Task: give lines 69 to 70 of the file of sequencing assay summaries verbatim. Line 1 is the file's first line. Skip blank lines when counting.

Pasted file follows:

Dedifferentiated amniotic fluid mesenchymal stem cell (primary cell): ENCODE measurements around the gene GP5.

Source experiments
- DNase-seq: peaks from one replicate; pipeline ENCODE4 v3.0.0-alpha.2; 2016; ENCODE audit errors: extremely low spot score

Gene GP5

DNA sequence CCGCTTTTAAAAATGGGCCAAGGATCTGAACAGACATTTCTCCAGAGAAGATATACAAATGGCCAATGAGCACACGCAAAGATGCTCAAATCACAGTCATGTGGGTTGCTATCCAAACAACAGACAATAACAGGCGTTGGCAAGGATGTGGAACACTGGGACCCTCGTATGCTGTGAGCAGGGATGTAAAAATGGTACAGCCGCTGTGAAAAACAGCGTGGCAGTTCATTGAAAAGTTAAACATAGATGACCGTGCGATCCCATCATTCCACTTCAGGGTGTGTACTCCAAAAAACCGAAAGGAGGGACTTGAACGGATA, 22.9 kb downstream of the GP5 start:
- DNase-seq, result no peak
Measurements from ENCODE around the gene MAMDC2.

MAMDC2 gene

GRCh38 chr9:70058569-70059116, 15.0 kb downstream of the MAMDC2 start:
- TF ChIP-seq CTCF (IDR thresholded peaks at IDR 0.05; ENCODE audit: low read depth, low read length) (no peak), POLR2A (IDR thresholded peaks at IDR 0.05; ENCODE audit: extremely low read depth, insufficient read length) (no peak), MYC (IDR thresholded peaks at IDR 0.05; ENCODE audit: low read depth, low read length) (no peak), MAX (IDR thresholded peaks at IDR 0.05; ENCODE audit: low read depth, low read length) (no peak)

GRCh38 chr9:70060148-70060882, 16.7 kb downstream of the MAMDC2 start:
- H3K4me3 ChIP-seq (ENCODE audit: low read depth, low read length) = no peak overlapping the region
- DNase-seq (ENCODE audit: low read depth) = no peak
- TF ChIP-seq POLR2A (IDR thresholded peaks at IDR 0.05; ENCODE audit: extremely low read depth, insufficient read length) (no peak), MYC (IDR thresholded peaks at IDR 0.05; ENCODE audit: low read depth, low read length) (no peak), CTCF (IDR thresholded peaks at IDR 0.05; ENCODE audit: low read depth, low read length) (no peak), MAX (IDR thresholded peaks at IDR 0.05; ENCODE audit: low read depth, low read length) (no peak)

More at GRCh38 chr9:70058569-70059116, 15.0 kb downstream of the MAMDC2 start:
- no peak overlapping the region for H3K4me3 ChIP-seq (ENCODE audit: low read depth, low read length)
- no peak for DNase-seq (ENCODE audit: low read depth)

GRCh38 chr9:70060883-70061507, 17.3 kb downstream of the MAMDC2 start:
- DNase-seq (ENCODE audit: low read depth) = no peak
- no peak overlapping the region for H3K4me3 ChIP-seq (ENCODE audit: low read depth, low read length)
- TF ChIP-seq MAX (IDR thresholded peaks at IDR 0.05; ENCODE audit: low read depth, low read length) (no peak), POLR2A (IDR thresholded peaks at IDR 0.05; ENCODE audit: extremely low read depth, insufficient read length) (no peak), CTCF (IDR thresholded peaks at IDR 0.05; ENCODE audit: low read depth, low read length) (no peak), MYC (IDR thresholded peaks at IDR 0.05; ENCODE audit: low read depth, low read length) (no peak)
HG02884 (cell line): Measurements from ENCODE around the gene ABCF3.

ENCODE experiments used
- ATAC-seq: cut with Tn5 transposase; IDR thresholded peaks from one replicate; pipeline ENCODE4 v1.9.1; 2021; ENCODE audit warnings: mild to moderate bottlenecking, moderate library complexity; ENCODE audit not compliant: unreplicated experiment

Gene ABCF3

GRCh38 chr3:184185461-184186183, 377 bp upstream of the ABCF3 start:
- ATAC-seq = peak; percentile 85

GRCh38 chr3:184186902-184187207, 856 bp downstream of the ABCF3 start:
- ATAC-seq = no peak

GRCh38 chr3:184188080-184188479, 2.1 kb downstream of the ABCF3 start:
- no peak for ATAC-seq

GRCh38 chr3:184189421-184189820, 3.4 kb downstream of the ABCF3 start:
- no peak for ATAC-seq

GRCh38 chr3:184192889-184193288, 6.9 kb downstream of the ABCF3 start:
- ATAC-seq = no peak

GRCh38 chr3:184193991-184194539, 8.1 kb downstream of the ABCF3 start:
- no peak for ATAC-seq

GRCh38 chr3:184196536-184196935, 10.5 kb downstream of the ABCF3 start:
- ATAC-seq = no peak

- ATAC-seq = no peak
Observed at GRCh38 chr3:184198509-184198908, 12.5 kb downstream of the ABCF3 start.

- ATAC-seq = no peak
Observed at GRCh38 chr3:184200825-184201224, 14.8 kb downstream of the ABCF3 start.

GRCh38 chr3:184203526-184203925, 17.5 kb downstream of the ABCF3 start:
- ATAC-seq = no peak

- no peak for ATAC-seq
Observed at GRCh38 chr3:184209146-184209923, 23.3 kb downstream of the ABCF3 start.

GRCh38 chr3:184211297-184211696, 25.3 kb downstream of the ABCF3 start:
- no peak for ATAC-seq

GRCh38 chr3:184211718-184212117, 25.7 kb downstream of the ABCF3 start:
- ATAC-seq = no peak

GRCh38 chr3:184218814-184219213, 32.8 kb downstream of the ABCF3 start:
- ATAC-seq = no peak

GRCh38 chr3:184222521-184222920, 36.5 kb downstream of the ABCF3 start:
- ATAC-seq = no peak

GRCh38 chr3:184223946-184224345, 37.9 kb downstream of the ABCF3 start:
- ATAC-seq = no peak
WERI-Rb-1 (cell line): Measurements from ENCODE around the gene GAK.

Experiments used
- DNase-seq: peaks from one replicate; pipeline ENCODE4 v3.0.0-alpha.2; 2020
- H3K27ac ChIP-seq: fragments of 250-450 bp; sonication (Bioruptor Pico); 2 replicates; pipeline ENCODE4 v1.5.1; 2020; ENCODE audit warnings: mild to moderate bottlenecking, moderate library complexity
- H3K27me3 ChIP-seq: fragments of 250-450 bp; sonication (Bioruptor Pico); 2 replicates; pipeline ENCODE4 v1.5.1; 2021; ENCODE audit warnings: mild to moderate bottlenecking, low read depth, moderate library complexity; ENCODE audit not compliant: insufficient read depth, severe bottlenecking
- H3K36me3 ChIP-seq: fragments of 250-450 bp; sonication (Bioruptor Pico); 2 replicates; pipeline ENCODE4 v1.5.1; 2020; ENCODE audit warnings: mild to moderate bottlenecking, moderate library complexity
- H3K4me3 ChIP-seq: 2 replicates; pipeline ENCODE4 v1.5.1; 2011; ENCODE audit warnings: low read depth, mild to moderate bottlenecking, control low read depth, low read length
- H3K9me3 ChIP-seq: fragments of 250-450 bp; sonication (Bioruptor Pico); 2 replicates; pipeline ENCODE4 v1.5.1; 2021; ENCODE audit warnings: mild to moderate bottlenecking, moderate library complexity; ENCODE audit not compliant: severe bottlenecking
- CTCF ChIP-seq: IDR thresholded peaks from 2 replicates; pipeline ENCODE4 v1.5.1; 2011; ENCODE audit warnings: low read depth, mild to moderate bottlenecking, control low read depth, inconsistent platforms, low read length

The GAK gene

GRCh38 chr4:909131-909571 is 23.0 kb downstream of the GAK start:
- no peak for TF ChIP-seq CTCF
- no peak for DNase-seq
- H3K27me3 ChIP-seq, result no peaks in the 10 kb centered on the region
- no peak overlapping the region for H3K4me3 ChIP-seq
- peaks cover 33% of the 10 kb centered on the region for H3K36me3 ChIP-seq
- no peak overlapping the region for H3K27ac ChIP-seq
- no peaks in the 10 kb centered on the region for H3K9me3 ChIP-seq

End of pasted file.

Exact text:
- no peak for TF ChIP-seq CTCF
- no peak for DNase-seq